Canadian Journal of Infectious Diseases and Medical Microbiology

Canadian Journal of Infectious Diseases and Medical Microbiology / 2009 / Article

Original Article | Open Access

Volume 20 |Article ID 156873 | 6 pages |

Pandemic Influenza is a Strong Motivator for Participation in Vaccine Clinical Trials among HIV-Positive Canadian Adults


BACKGROUND: HIV-positive patients represent an immunosuppressed population at risk for severe influenza. In the event of a pandemic, such as 2009 H1N1, rapid implementation of vaccine clinical trials in target populations will be critical. In the present paper, knowledge and attitudes of HIV-positive adults regarding seasonal/pandemic influenza vaccination were evaluated, and facilitators and barriers to participation in vaccine clinical trials were explored.METHODS: A validated, 70-item, self-administered questionnaire was distributed to all HIV patients presenting for routine follow-up at eight Canadian Institutes of Health Research Canadian HIV Trials Network (CTN) sites from October 2008 to February 2009, as well as all participants in CTN trial 237. This study has representation from all Canadian provinces.RESULTS: In total, 610 HIV-positive adults responded (298 CTN 237 participants; 312 non-CTN 237 participants). Most reported receiving influenza vaccine last season (83% of CTN 237 participants versus 83% non-CTN 237 participants; P not significant) and most would receive a pandemic influenza vaccine if offered (76% versus 73%; P not significant). A majority believed that it was important to include HIV patients in vaccine clinical trials (65% versus 53%; P<0.001) and would agree to participate in trials of a pandemic vaccine if invited (86% versus 51%; P≤0.0001). Predictors of willingness to participate in a pandemic vaccine trial were ‘desire to be protected from pandemic flu’, OR 4.5 (95% CI 2 to 8) and ‘desire to help others’, OR 2.3 (95% CI 1.3 to 4.5). ‘Fear of needles’, OR 0.49 (95% CI 0.1 to 1.5) and ‘need for extra blood tests’, OR 0.49 (95% CI 0.2 to 1.4) were key barriers to participation.CONCLUSION: Most HIV-positive Canadian adults surveyed receive influenza vaccination. Protection from pandemic influenza is considered important and is a motivator for receiving influenza vaccine and future trial participation. Modifiable barriers to these objectives identified in the present study should be the focus of efforts to increase influenza immunization in this population.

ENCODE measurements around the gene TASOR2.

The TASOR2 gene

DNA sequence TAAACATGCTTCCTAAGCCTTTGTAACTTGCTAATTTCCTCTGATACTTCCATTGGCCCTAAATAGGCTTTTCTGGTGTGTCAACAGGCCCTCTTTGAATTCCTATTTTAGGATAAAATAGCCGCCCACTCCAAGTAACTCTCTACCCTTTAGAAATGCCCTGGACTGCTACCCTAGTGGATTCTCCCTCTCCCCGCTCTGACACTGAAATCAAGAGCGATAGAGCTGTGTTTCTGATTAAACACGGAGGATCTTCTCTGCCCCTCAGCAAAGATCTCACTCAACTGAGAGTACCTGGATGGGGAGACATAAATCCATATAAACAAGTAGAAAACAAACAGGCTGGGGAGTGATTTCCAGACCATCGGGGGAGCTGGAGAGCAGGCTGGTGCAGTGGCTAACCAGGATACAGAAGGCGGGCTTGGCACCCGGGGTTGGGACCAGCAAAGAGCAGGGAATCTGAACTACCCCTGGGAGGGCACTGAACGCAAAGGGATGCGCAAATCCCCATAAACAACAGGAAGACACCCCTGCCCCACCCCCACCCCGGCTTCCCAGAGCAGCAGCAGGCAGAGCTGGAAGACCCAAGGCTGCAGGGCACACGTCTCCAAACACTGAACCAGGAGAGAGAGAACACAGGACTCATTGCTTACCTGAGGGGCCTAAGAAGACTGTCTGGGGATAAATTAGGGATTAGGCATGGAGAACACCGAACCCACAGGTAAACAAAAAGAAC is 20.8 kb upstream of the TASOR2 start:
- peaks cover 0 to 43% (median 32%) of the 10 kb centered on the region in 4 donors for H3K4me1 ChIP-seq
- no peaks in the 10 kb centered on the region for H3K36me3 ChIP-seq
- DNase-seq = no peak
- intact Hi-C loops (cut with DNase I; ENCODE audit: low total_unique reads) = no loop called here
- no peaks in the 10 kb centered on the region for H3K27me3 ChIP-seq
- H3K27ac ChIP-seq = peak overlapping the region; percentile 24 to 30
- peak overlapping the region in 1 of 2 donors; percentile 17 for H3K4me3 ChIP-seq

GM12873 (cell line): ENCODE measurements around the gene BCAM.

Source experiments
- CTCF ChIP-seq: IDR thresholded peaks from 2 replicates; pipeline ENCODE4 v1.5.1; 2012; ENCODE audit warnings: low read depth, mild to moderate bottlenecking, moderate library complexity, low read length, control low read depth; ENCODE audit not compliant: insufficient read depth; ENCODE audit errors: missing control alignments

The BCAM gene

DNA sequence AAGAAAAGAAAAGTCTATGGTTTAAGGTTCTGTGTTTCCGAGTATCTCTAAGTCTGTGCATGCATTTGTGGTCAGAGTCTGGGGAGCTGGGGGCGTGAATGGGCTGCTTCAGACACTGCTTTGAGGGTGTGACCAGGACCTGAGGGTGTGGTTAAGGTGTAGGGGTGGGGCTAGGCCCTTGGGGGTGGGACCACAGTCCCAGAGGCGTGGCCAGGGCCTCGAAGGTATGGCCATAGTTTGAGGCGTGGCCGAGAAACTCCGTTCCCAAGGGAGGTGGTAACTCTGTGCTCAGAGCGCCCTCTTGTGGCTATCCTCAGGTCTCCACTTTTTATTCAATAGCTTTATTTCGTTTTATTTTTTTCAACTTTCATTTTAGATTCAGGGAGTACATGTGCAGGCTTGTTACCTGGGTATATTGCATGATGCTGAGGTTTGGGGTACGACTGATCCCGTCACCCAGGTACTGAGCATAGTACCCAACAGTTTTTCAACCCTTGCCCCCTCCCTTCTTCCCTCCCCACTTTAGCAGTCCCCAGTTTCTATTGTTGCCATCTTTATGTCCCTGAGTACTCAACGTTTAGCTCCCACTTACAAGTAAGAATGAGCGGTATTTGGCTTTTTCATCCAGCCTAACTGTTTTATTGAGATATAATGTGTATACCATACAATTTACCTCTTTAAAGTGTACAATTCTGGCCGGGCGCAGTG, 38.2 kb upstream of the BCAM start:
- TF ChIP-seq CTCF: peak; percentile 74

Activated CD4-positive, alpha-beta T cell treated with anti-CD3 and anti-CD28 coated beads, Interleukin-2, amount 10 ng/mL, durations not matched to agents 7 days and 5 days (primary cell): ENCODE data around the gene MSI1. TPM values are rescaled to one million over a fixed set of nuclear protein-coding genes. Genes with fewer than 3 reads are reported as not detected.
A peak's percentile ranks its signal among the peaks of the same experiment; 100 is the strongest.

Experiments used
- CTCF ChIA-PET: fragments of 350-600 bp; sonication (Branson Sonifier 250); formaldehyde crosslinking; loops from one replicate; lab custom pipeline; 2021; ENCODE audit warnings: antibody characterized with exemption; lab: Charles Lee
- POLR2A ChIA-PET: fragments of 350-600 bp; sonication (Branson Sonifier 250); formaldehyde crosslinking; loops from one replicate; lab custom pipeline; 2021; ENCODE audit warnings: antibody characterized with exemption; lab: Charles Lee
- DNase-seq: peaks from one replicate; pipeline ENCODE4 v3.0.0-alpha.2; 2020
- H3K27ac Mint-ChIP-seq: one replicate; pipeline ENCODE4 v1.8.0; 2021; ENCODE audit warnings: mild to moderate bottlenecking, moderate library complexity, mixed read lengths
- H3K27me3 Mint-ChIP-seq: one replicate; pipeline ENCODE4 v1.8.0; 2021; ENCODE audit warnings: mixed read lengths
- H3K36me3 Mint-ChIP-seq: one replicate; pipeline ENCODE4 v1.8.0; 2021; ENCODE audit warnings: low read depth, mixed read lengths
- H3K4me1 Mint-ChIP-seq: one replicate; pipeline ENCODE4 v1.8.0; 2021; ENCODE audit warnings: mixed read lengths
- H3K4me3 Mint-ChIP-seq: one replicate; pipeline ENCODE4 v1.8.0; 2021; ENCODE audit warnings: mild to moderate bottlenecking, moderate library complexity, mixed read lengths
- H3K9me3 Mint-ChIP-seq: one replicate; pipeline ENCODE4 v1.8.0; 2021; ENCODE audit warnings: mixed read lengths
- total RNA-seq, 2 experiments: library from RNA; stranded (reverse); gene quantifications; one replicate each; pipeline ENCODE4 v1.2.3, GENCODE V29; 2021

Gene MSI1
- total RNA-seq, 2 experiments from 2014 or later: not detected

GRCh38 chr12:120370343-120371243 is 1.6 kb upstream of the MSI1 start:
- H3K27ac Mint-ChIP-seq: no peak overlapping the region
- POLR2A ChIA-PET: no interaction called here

Copyright © 2009 Hindawi Publishing Corporation. This is an open access article distributed under the Creative Commons Attribution License, which permits unrestricted use, distribution, and reproduction in any medium, provided the original work is properly cited.

More related articles

229 Views | 159 Downloads | 5 Citations
 PDF  Download Citation  Citation
 Order printed copiesOrder

Related articles

We are committed to sharing findings related to COVID-19 as quickly and safely as possible. Any author submitting a COVID-19 paper should notify us at to ensure their research is fast-tracked and made available on a preprint server as soon as possible. We will be providing unlimited waivers of publication charges for accepted articles related to COVID-19. Sign up here as a reviewer to help fast-track new submissions.